What would we do without curious children? Apparently, we would be down one ancient mastodon tooth as one little boy just made an incredible once-in-a-lifetime discovery.
Last month, Julian Gagnon, an inquisitive 6-year-old, had been walking a creek at Dinosaur Hill Nature Preserve in Michigan when he spotted his awesome find. According to Fox News, Gagnon and his family initially believed he simply found a “standard rock” or a dinosaur tooth.
Gagnon told media that while walking the creek, he felt something on his foot. Of the discovery, he said, “it kind of looked like a tooth.” And what a tooth it is.
6-year-old Julian Gagnon was on a family walk in September when he made the incredible discovery of a mastodon tooth—and he’s donating the tooth to the University of Michigan!— University of Michigan Museum of Natural History (@UMMNH) October 2, 2021
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The child’s discovery happens to be an extremely rare 12,000-year-old mastodon tooth. At first, Gagnon thought he would earn money for the ancient tooth. He said, “I thought…I was gonna get a million dollars. So embarrassing right now.” What a cutie.
Anyway, Gagnon decided to put the ancient tooth to better use. Soon after making the discovery, he decided to donate the mastodon tooth to the University of Michigan Museum of Paleontologists.
Additionally, the rare find has provided some clarity as far as 6-year-old Julian is concerned. “I really wanted to be an archaeologist,” he shared, “but I think that was a sign that I’m going to be a paleontologist.”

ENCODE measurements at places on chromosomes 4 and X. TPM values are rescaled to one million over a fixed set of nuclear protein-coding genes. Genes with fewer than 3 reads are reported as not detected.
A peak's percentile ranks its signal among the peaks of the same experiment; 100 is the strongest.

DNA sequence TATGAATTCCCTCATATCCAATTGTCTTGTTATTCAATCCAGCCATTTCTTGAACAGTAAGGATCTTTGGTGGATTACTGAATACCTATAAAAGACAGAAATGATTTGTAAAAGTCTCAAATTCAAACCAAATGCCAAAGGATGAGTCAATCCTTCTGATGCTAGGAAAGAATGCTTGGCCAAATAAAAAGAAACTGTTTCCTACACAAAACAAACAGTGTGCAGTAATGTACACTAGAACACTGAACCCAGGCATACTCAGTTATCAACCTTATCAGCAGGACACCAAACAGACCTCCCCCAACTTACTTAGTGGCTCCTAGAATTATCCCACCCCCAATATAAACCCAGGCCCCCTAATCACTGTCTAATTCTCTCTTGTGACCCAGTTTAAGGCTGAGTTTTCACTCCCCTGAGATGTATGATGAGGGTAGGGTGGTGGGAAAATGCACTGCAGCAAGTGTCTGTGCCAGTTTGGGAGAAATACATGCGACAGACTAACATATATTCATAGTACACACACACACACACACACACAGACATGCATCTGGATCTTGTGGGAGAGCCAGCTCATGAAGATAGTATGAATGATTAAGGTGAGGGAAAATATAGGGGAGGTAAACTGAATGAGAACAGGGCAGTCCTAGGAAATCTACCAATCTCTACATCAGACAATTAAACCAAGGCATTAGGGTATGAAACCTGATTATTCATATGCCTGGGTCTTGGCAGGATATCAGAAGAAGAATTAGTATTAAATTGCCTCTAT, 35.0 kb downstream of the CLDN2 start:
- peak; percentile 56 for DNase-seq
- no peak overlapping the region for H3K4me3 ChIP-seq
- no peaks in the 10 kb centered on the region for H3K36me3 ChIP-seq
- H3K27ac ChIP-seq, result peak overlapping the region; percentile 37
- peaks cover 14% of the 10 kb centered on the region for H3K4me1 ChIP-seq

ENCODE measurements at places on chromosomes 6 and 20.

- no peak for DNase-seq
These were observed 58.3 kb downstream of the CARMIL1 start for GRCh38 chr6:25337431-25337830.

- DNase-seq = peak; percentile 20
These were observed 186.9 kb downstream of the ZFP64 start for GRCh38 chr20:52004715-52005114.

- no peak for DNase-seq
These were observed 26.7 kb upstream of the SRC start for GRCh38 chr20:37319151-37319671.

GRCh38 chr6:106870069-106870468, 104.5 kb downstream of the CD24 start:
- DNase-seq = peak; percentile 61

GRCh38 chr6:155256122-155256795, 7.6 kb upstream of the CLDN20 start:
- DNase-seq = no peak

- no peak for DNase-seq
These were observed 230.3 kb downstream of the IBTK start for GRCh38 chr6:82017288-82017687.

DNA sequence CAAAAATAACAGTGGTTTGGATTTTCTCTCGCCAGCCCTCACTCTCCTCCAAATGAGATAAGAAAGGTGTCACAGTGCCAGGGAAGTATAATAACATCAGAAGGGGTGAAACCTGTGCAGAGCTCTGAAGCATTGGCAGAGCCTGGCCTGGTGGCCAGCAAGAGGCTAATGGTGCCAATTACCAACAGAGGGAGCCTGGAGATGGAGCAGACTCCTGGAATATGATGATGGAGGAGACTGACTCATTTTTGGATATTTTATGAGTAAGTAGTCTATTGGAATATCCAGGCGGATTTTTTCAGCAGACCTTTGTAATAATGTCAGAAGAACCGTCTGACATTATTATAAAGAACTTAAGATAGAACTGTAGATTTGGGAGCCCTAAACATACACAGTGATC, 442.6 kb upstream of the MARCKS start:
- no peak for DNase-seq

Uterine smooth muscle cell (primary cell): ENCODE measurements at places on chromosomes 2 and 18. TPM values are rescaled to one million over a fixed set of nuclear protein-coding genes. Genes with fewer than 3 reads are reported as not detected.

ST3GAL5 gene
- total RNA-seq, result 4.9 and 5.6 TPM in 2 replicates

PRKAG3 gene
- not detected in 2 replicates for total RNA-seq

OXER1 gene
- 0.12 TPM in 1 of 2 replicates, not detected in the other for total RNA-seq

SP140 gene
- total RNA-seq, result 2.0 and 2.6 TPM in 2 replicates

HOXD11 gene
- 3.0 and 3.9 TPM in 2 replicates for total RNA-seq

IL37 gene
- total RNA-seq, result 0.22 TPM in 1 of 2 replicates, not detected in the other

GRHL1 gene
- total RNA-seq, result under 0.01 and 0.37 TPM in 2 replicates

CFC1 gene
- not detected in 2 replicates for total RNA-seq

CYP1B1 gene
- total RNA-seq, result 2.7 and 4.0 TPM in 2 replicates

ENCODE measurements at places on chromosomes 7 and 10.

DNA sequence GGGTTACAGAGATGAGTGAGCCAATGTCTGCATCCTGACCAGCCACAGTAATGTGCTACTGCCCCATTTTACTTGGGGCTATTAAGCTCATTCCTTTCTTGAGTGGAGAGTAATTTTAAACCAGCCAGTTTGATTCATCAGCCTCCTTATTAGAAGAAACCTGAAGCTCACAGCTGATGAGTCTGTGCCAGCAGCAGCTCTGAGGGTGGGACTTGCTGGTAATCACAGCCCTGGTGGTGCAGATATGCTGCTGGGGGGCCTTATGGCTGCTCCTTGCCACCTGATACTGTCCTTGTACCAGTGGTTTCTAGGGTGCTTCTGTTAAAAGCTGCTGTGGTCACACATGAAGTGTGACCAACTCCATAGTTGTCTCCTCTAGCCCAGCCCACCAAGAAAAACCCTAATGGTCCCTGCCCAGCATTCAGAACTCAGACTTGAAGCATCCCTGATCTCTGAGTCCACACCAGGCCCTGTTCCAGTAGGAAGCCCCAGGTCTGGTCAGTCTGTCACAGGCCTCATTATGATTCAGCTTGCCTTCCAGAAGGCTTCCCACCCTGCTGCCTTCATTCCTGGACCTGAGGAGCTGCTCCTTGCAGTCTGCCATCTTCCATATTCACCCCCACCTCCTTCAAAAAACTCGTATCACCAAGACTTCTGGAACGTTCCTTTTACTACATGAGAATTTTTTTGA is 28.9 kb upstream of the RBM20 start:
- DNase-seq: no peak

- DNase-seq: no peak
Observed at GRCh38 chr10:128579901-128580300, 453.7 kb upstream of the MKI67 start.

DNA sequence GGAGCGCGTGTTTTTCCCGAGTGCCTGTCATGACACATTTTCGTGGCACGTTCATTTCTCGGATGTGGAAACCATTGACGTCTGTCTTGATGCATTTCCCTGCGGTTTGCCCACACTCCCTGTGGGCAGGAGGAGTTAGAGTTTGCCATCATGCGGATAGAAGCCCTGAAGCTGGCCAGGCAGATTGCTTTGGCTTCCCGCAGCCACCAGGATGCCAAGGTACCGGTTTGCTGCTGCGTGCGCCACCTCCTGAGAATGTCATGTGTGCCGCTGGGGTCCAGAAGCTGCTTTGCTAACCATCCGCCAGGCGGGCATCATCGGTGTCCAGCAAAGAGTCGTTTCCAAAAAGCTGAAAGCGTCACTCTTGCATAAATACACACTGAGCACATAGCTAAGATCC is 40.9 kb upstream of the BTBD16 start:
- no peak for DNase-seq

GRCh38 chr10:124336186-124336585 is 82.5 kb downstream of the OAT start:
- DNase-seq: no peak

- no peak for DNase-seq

Ancient Tooth Provides Contemporary Clarity
Gagnon’s mastodon discovery highlights the prevalence of the extinct creatures in Michigan long ago. However, other ancient teeth provide insight into other prehistoric creatures’ lifestyles.
Researchers previously discovered the tooth of an ancient sperm whale. The gouge marks across it reveal that the animal which previously possessed it suffered quite a violent death. Scientists studying the sperm whale tooth found it suffered an attack courtesy of history’s intriguing gigantic shark, the megalodon.
The gouge marks, three of which lie across the tooth, reveal that the creature attacking the ancient sperm whale possessed serrated, evenly spaced teeth. Further, the size and spacing of the gouge marks prove the only possible responsible party for the attack was megalodon.
Interestingly, measurements gleaned from the ancient tooth, dated to the Neogene period 23 to 2.5 million years ago, proved the deceased sperm whale was a diminutive 13 feet in length. Modern sperm whales occupy much more space, typically measuring around 50 feet in length.
Regardless, the historic attack proves the often 60-foot or more sharks were relentless in their hunt for food. Researcher Stephen Godfrey said the vicious ocean dwellers “were preying on whatever they wanted to, and no marine animal was safe from attacks from these giant sharks.”